Embattled chairman of Nissan Motors, Carlos Ghosn has been indicted for understating his income by about half of the actual $88 million (10 billion yen) over five years beginning 2010.
Now, more scrutiny is coming on the Japanese Carmaker itself and some other top officials.
Nissan itself was indicted on Monday for making false statements in annual reports, according to local reports.
Fresh allegations are being prepared against Nissan and the two executives according to Tokyo authorities. Media reports have said the fresh crime was for three additional years of under-reported income. The two men would be kept in custody without bail this time.
Nissan has said it has continued to cooperate with prosecutors’ office and is providing them with information related to misconducts as requested.
Another source has said there are growing concerns within the company that Chief Executive Hiroto Saikawa and others may also be indicted.
Analysts have said it could be difficult for Nissan to avoid blame, whether it turns out that other executives had knowledge of Ghosn’s misconduct, or that the company lacked adequate internal controls.
‘Normally, if it’s falsifying the financial filings, the company, as well as the perpetrator, is charged. That’s not surprising. It’s to be expected,’ said prominent lawyer and former prosecutor Nobuo Gohara.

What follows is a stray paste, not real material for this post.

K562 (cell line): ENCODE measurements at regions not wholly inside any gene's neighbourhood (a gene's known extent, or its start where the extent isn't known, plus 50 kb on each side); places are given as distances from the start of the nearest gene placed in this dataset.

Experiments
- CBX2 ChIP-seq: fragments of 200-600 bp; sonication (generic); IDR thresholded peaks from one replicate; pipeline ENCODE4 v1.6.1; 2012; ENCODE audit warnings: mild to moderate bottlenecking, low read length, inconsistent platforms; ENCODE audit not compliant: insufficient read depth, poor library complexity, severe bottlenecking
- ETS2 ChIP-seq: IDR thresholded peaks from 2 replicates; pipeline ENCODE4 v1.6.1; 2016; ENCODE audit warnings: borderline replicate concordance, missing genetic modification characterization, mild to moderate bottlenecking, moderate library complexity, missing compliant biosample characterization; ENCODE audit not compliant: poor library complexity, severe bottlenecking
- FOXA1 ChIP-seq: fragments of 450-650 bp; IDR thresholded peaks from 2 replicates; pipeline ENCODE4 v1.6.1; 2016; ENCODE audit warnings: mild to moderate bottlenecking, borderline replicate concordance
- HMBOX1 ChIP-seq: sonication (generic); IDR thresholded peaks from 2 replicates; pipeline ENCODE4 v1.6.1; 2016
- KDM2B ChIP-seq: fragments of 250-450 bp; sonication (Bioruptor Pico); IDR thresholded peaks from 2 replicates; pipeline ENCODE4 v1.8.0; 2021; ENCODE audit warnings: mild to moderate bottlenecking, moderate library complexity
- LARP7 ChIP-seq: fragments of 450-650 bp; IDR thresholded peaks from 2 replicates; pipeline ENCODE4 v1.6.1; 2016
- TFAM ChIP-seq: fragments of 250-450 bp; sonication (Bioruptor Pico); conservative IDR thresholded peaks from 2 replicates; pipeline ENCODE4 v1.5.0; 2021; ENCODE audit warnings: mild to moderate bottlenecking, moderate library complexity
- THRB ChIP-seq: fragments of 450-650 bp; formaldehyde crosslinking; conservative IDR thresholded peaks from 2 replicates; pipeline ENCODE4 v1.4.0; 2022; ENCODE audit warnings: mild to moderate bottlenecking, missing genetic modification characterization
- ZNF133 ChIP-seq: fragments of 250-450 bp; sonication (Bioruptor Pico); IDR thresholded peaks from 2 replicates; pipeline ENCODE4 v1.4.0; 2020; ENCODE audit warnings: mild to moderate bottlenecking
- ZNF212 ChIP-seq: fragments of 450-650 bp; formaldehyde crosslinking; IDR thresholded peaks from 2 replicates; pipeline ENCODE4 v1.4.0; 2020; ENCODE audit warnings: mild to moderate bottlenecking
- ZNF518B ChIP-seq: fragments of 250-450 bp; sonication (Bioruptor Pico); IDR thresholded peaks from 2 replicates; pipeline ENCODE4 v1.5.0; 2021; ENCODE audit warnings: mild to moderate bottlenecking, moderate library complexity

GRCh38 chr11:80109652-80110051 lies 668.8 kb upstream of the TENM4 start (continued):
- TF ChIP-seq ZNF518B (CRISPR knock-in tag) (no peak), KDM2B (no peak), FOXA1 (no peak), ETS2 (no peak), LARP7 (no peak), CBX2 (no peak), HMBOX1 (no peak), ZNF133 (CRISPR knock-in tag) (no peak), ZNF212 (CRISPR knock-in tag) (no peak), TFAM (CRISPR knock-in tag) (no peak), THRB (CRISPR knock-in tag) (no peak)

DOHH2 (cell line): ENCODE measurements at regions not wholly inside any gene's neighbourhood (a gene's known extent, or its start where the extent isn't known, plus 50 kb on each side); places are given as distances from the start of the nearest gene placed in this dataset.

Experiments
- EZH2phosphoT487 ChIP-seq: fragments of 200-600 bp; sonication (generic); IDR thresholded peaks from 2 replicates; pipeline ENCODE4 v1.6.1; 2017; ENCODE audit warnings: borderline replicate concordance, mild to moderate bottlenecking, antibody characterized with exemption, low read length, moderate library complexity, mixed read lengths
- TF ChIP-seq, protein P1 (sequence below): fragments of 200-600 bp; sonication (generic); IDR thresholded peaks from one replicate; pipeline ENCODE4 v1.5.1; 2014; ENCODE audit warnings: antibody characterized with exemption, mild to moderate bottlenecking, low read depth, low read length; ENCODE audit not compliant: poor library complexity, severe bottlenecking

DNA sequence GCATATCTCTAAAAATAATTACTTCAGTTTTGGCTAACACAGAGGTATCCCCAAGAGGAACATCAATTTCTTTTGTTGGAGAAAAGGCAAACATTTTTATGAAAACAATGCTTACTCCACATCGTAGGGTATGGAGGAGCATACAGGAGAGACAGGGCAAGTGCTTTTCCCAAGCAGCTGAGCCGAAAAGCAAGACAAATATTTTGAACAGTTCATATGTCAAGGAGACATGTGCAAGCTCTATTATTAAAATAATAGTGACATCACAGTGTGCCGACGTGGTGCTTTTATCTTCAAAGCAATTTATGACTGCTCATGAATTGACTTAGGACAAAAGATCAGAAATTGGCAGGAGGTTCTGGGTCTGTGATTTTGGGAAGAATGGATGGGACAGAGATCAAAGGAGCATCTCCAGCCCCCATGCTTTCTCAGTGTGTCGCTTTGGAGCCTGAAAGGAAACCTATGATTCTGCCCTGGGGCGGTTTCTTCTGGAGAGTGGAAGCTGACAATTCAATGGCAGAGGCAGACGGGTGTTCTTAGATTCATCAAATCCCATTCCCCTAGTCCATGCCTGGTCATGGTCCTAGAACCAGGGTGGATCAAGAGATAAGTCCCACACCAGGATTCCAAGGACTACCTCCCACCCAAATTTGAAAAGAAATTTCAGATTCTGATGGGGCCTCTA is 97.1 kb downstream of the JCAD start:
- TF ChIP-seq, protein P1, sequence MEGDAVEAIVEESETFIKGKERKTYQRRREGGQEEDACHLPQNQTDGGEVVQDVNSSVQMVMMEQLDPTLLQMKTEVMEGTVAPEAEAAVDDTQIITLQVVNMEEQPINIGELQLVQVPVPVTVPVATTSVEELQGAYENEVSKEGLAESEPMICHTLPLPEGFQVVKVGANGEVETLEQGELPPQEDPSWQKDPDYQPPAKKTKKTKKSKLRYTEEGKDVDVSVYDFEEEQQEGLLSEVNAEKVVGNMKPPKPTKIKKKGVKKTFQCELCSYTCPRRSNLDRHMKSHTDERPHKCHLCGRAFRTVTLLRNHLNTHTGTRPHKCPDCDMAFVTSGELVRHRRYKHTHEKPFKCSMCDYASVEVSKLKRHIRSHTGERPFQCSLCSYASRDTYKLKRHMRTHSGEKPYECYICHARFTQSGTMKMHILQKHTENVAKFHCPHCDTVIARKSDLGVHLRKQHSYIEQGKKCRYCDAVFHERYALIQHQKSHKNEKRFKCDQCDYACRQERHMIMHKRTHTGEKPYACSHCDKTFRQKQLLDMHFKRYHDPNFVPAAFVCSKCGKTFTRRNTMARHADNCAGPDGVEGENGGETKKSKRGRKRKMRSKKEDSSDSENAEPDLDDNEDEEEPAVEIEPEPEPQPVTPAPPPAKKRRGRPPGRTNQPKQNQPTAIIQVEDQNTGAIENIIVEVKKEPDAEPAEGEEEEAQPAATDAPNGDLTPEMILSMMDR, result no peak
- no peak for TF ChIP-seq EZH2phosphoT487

‘Now suddenly the issue of CEO Saikawa becomes bigger. It becomes difficult to overlook Saikawa’s role in all of this. That becomes the main focus now.’
Ghosn and Kelly have not made any statement through their lawyers, but Japanese media reported that they have denied the allegations.
Nissan on offensive
Nissan has sought to distance itself from the disgraced former chairman by taking on the offensive. The company said Sunday it was blocking Ghosn’s access to an apartment in Rio de Janeiro, citing a risk that the executive may remove or destroy evidence.
A Brazil court has granted Ghosn access to the Copacabana property owned by Nissan. The company said in a statement that it is in the process of challenging the decision.
Nissan has also blamed Ghosn for a series of infractions including personal use of company funds. It has admitted the scandal revealed a flaw in its corporate governance and has agreed to establish a committee that will take advice from independent third party groups to help it improve its governance and oversight of director compensation.
The arrest of Ghosn and Kelly also shook the foundations of the Renault-Nissan alliance and stunned the auto industry. Ghosn remains chairman and chief executive of Renault SA.
It’s however unclear how the ownership structure of the Renault-Nissan alliance will change. That is the most crucial question yet to be answered in the face of the scandal.
Ghosn, under pressure from the French government, had pushed for a deeper tie-up including a possible full merger between Renault and Nissan, despite strong reservations at Nissan.
Some Nissan executives have long been unhappy with what they see as Renault’s outsized influence over the Japanese automaker, which dwarfs Renault in vehicle sales.
Renault holds around 43 percent of Nissan, while Nissan has a non-voting 15 percent stake in the French partner.
($1 = 113.5700 yen)